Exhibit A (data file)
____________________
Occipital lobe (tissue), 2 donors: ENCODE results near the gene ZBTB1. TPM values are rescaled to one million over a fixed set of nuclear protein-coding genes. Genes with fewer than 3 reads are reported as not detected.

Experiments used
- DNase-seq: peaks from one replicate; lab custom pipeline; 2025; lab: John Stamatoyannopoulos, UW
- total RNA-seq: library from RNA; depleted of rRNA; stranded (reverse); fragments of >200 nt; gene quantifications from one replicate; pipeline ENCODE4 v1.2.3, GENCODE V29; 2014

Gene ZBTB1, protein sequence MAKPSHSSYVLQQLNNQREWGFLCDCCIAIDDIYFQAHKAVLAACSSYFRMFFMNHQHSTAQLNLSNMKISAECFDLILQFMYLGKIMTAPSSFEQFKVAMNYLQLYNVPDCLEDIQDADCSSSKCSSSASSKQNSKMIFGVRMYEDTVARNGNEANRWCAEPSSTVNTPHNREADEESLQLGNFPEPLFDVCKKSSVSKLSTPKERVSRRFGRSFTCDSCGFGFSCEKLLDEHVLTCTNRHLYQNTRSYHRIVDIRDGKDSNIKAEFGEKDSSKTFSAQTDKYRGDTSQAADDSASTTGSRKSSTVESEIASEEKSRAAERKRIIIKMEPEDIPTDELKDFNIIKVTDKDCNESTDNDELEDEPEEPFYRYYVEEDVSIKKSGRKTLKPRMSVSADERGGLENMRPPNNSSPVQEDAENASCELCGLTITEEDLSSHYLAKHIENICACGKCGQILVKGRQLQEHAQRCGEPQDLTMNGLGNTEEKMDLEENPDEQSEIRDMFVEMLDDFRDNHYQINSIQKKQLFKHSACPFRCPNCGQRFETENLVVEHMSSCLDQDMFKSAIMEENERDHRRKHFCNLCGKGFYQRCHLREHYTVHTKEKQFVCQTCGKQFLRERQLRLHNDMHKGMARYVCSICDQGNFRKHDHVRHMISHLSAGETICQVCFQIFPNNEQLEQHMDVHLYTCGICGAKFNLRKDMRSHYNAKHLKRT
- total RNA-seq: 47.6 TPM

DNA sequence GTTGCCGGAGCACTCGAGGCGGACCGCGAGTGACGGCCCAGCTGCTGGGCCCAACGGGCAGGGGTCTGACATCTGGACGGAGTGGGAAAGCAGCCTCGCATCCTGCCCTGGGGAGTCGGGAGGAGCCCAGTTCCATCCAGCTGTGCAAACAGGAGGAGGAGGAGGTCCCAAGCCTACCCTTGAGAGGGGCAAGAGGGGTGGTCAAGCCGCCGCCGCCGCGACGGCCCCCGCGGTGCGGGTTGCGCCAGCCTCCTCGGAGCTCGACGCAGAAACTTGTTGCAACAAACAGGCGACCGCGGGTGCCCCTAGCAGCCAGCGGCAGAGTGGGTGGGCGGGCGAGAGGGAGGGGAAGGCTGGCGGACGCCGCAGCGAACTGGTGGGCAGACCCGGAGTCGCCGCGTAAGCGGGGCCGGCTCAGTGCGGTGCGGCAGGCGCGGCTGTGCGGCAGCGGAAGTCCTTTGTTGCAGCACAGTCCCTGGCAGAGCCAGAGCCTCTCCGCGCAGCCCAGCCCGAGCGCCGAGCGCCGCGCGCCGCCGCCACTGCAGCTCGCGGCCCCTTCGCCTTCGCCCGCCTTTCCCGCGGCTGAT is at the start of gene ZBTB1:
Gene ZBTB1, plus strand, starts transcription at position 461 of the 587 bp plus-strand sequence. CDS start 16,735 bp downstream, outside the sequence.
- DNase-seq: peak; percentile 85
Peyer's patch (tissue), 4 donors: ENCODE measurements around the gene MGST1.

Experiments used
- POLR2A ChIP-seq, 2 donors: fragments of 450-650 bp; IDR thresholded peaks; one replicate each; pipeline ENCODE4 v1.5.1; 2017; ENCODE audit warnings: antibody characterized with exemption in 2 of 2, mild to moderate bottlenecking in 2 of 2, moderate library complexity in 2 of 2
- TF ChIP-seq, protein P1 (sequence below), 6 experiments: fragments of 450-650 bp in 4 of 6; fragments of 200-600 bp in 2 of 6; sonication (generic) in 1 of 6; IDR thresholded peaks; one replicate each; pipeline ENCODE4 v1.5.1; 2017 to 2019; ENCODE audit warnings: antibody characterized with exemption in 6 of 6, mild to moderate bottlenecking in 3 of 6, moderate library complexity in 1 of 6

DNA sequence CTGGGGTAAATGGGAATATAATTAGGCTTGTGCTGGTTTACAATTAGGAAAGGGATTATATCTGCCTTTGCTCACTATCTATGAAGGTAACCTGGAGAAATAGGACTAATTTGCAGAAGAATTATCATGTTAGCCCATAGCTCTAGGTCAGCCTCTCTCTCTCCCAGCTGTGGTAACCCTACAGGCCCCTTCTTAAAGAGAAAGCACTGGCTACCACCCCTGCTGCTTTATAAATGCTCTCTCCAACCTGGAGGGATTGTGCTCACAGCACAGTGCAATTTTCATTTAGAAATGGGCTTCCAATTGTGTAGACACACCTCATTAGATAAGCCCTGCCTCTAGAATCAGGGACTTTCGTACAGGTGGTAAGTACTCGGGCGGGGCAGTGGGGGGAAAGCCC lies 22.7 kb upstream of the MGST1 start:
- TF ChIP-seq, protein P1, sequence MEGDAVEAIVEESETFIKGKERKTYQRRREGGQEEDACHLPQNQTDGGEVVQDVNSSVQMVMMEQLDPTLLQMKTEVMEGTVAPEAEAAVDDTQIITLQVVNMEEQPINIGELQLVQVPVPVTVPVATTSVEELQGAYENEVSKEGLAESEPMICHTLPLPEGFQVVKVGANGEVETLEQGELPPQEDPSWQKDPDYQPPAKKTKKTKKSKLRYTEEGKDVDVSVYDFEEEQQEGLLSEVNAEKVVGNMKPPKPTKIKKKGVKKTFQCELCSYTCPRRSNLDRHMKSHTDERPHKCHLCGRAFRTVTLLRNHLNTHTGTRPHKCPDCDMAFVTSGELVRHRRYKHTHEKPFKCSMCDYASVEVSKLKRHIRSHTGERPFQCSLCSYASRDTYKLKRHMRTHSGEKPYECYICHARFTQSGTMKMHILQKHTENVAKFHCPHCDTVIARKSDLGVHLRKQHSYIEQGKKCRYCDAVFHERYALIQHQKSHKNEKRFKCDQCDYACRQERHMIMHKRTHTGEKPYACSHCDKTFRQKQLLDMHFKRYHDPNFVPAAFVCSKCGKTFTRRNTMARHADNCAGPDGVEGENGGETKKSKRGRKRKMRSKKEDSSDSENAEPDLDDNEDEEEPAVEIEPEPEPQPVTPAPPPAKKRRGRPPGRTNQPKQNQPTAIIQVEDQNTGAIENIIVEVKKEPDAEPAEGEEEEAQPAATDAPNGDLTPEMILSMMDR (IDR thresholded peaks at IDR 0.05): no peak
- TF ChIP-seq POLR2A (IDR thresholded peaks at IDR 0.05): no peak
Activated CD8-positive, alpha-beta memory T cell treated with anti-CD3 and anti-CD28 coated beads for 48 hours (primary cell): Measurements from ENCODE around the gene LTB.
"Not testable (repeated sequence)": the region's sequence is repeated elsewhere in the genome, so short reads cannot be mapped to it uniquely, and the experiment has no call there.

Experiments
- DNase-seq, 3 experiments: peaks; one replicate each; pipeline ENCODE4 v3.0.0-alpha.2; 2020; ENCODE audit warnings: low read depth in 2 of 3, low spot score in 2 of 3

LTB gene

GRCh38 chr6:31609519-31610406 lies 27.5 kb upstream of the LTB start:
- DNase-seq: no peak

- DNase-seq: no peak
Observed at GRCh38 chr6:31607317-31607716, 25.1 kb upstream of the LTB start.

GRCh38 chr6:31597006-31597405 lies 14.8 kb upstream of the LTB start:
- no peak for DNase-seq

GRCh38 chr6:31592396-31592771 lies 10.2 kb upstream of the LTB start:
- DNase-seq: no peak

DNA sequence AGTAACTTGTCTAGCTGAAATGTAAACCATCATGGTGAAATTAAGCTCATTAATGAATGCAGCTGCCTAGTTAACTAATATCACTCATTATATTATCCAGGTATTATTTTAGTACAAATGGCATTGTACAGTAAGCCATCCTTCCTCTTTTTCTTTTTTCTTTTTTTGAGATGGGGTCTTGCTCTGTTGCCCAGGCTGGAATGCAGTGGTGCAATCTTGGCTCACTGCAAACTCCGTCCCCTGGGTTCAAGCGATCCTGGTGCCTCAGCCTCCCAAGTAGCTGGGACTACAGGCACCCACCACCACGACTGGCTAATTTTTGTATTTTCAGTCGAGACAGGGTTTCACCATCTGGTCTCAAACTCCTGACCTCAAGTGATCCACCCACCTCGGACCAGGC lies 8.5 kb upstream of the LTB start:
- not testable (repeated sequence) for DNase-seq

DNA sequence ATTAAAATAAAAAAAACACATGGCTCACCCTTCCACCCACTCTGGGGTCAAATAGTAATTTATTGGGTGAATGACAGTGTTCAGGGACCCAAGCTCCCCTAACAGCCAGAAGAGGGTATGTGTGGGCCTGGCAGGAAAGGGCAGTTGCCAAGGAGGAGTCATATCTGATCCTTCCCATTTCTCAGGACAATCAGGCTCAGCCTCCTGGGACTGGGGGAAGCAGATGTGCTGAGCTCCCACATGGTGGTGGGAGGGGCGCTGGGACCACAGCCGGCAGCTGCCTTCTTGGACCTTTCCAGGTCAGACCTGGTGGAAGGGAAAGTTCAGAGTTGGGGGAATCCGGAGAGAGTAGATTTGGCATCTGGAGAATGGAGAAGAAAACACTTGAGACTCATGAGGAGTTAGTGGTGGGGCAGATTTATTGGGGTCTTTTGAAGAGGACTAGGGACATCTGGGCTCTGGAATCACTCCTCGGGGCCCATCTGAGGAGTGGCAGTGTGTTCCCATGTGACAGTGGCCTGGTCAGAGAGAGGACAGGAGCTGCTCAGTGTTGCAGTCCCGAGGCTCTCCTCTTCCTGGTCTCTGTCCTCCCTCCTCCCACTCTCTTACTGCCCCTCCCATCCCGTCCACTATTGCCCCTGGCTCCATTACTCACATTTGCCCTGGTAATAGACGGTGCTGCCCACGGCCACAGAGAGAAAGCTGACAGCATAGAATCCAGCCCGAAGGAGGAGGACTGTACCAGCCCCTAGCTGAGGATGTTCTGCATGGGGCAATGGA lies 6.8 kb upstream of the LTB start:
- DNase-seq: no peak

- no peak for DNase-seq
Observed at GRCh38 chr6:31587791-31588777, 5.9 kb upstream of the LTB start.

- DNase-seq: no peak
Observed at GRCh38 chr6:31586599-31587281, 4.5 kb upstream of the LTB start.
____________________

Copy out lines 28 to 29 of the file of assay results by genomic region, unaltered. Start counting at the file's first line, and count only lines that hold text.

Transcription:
GRCh38 chr6:31592396-31592771 lies 10.2 kb upstream of the LTB start:
- DNase-seq: no peak